A Day in the Life of a Development Together Volunteer
In November, Development Together Staff Members, Natasha and Lachlan were on vacation in Bali, Indonesia and they took a day out of their holiday to see what a day in the life of a Development Volunteer might be like. They also got to assess the impact that past volunteers have had on our partner site, the Bali Appropriate Technology Institute (BATI) and the surrounding community in Kelecung.
BATI is a Non-Government Organisation (NGO) based in the Tabanan Regency in Bali. Founded by Mr Rus Alit, they seek to create innovative, accessible and cost-effective water collection, filtration and storage systems for drinking, sanitation and irrigation purposes. They have also developed examples of hydro and solar power stations, simple hydraulic ram pumps to move water, generation of bio-fuel from coconut waste and other simple technologies. Examples of these solutions can be found on the grounds of the BATI training facility where people from all over the world, come to participate in a week long Sustainable and Renewable Energies Workshop which Rus runs on a regular basis.
The day started early, when we met our driver and translator, Nathan. Getting to BATI is about a 2 hour drive from Denpasar. On a map, it might not look that far, however Bali traffic is always gridlocked until after you get out of the urban centres. When we arrived at BATI, we were given a tour of the various technologies that they have developed. First off, we were shown the ‘Rus pump’, named after its inventor Rus Alit, which uses water pressure to pump water. Rainwater is collected from the gutters of the buildings on site, is passed through a series of filters and is deposited into the water tanks. These tanks make it easier for communities to collect safe drinking water, and the ‘Rus pump’ makes it a lot easier to access.
We were able to have a look at a number of other projects that BATI has worked on, including sand water filters, recycled water showers and pressurised water pumps. We were also shown what looked like a large swimming pool, but it was actually a pool of recycled water that is used to irrigate the entire BATI grounds and keep them looking lush and green all year round!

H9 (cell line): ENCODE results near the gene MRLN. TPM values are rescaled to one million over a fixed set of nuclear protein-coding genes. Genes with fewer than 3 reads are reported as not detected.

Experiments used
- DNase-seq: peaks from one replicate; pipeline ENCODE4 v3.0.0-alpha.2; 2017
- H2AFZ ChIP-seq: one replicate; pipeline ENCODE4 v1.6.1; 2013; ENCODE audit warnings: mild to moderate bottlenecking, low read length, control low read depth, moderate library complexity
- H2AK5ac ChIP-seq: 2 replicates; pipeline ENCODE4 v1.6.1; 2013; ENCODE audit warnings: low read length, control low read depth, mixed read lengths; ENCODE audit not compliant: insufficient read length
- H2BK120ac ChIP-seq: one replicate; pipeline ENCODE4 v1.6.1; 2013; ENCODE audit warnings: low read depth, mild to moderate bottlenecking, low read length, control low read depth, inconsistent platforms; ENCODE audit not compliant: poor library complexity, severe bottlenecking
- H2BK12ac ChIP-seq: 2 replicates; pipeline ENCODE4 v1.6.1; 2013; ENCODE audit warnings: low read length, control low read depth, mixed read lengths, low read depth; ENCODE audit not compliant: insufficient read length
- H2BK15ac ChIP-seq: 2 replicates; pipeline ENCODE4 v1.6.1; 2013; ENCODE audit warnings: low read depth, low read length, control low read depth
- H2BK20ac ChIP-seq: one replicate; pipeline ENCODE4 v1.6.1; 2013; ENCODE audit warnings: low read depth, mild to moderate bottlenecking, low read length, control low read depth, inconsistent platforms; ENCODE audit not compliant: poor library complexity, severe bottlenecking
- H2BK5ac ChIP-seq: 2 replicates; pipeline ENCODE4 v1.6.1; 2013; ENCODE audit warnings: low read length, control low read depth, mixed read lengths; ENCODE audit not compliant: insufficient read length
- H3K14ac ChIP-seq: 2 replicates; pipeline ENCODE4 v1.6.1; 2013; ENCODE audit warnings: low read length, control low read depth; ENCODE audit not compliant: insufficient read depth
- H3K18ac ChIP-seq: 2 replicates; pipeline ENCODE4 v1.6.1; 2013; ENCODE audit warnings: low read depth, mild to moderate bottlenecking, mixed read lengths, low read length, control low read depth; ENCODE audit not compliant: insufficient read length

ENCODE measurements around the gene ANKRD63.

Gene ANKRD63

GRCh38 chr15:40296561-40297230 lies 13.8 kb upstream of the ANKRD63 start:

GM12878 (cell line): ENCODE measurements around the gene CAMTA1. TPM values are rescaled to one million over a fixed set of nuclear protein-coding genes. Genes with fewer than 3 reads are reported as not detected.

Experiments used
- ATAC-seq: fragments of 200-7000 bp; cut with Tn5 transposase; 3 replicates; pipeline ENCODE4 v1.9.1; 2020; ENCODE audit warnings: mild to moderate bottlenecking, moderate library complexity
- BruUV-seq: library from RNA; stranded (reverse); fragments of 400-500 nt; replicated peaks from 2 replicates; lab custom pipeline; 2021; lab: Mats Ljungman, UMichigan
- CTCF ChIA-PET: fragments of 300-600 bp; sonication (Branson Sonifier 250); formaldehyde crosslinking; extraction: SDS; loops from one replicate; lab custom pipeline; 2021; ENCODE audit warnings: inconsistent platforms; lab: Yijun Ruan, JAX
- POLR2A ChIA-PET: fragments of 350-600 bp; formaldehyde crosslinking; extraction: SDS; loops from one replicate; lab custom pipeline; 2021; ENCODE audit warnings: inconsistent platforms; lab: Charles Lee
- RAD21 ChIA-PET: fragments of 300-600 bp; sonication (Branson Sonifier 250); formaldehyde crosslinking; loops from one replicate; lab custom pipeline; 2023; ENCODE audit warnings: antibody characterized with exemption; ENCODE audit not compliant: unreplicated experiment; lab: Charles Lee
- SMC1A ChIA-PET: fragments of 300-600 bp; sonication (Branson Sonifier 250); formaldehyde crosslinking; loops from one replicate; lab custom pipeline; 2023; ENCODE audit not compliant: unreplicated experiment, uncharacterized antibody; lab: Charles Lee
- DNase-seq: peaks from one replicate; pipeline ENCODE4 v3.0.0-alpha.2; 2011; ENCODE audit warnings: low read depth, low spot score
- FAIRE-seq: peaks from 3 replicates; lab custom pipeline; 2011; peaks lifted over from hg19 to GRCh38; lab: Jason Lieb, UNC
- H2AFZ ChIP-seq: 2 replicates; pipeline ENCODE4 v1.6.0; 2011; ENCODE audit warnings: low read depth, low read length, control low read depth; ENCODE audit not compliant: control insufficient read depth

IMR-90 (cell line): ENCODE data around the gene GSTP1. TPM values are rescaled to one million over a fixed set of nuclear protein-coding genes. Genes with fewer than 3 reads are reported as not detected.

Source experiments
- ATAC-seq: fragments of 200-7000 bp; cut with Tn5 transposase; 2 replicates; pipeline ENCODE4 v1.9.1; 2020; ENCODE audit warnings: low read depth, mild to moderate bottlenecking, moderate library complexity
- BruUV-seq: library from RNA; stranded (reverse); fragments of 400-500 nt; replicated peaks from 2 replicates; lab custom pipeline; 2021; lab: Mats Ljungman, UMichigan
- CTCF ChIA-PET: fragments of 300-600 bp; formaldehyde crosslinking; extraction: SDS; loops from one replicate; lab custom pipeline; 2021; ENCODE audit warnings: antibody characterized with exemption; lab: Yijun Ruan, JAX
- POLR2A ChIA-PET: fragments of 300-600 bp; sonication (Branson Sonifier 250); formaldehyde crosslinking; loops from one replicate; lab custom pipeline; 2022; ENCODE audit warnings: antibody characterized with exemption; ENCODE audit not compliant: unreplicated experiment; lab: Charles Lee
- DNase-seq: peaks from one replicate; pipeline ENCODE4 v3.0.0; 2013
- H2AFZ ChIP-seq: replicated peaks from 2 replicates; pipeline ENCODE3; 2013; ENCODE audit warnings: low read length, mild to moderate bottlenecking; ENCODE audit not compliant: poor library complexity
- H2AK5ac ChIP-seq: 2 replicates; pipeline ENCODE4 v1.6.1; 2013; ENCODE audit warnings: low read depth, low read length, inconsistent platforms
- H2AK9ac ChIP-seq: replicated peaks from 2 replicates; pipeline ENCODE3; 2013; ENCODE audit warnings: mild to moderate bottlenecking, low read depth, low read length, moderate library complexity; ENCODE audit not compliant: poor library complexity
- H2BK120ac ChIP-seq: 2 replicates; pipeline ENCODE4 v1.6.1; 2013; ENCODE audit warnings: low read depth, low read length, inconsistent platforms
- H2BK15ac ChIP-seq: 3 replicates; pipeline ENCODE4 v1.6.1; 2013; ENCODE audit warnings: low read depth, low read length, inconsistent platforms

Running through BATI is a stream which was turned into a small-scale dam. This dam was created in order to produce hydro-electricity to surrounding villages, but also acts as an irrigation system for the surrounding rice fields, which has allowed the rice crops to flourish and provides not only food to the local villagers, and but also a source of income.
After this, we had a traditional Balinese lunch, consisting of local fruits and vegetables, ayam goreng (fried chicken) and a spicy kepapa (coconut) salad. Indonesia is definitely a great place to visit for a food lover. The local cuisine is diverse, cheap and always tasty! Some other Indonesian dishes to try include nasi goreng (fried rice), mie goreng (fried noodles), babi guling, rendang and nasi lemak.
After lunch, we visited the Puspaya Homestay, where we got to meet members of the local community, including the namesake – Mr Puspaya! Development Together Volunteers have stayed here in the past while they assisted with constructing an underground water storage tank for a local school. We were lucky enough to visit this school to learn firsthand what the impact of this water tank has had on the students and teachers. Previously, the bathrooms were unsanitary, as there was not sufficient water in the dry season to flush the toilets, or for students to wash their hands. However, the new water tank designed and constructed by Development Together Volunteers allows toilets to be flushed after each use, as well as providing water for them to wash their hands, and this has benefited the entire school community.
Finally, we were able to visit an animal sanctuary run by local resident, Bunda. She takes in unwanted and unwell animals to care for, including over 60 dogs! This sanctuary also doubles as an extracurricular centre where local students can spend some time to help with their schooling.
After this day was over, we were sad to be leaving, as we had both developed a much greater appreciation for the work that not only Development Together and their volunteers undertake, but also the work undertaken by BATI, and the contribution made by local community members when we are partnering with them. However, we are happy to know that next week Development Together will be sending another team of volunteers to Bali, and they will continue to do so in the years to come. We know that this will contribute to positive community development in the Kelecung Region.
If you would like to get involved in one of our projects in Indonesia, check out our website at: https://developmenttogether.com/location/indonesia/ or https://developmenttogether.com/contact/